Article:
RANKED CHOICE VOTING (RCV)
This year, New York City is using Ranked Choice Voting (RCV) for the first time! In the June 22 Democratic Primary, voters can rank their candidates in order of preference.
Which elections will use Ranked Choice Voting?
All primary and special elections will use Ranked Choice Voting for local offices. Ranked Choice Voting will not be used in the general election.
On June 22, voters will use Ranked Choice Voting to rank candidates for City Council, Mayor, Public Advocate, Comptroller, and Borough President.
How does Ranked Choice Voting Work?
Ranked Choice Voting allows you to rank up to 5 candidates in order of preference, instead of choosing just 1. You can vote for just one candidate, or fewer than 5 candidates, if you prefer.
However, by ranking multiple candidates, you have a greater say in who gets elected, even if your first candidate does not win.
You cannot rank a candidate more than once, and you cannot give more than one candidate the same rank.
How do I fill out my ballot?
1. Pick your first choice candidate and completely fill in the oval next to their name in the first column.
2. Pick your second choice candidate and completely fill in the oval next to their name in the second column.
3. You can rank up to 5 choices, or you can rank fewer if you prefer.
What mistakes should I avoid in Ranked Choice Voting?
DO NOT give more than one candidate the same “ranking.” This means you shouldn’t put more than one candidate in the same column.
DO NOT rank one candidate more than one time. This means you shouldn’t put more than one rank per candidate.
How are Ranked Choice Voting votes counted by the Board of Elections?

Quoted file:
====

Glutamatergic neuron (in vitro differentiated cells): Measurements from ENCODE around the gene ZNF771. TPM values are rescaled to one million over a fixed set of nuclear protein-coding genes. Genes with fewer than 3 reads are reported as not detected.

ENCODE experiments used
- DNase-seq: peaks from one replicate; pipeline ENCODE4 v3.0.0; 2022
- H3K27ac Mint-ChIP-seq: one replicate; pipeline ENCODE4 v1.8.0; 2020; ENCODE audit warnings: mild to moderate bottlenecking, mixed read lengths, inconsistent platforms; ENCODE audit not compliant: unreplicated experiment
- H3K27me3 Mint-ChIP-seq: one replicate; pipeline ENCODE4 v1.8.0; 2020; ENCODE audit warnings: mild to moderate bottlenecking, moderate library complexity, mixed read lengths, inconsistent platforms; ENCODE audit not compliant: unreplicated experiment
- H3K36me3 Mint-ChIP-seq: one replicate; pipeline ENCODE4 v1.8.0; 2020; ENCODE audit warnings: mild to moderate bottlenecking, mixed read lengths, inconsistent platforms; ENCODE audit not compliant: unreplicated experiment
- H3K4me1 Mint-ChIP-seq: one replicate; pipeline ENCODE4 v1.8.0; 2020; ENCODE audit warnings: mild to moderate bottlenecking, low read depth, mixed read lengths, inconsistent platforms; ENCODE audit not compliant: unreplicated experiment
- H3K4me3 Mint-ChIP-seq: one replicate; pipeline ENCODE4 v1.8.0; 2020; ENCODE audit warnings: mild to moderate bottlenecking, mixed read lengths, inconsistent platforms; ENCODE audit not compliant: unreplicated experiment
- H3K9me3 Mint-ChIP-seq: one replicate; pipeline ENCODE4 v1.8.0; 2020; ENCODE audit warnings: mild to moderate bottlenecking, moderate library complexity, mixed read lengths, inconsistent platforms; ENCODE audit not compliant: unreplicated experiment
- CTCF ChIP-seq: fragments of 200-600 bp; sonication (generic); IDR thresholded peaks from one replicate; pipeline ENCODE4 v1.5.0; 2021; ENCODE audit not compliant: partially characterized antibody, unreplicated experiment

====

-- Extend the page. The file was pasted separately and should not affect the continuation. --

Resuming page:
First, all first-choice votes are counted. If one candidate wins more than 50% of first-choice votes, they win the election.
If no candidate receives over 50% of first-choice votes, the votes are counted in “rounds.”
Each round, the candidate with the fewest votes is eliminated, and their voters’ next highest-rated candidate receives their votes.
The “rounds” continue until there are only 2 candidates left and the one with the most votes is declared the winner.
Is there a downside to ranking more than one candidate? Will this hurt my first-choice candidate’s chances of winning?
NO. By ranking more than one candidate, you will not hurt your first-choice candidate’s chances of winning.
You should rank candidates in order of your true preferences.
Can I vote for just one candidate?
Yes, if you prefer, you can just vote for your first-choice candidate. However, by ranking more than one candidate, this does not hurt your first-choice candidate’s chances of winning.
Do I have to rank 5 candidates?
No, you can rank up to 5 candidates, but you can also rank fewer than 5.
Can I rank my first-choice candidate more than once?
No, there is no benefit to ranking a candidate more than once. If you rank a candidate more than once, only your highest ranking will count.
Can I rank multiple candidates as my first choice?
No, if you rank multiple candidates in the same first-choice ranking, your ballot will be invalidated. Don’t make this mistake!
When should we expect results from Ranked Choice Voting elections?
We will not know the results of the election until all absentee and military ballots are counted, which could be a few weeks after Election Day.
Is there a benefit to ranking multiple candidates, rather than just one?
Yes, by ranking multiple candidates, you will have a greater say in who wins the election, even if your first-choice candidate does not win. Ranking multiple candidates means your vote will go to your highest-ranked candidate that has not been eliminated at the end of the rounds.
Why do we have Ranked Choice Voting in New York City?
There are many benefits of Ranked Choice Voting:
Voters have a greater say in who wins elections.
There is more civility between candidates in campaigning.
Cities that have used Ranked Choice Voting have historically elected more women and people of color.
It saves the government money in elections.
New Yorkers elected to use Ranked Choice Voting in a ballot measure in 2019, which passed with 73.5% support!
*All Images Courtesy of NYC Votes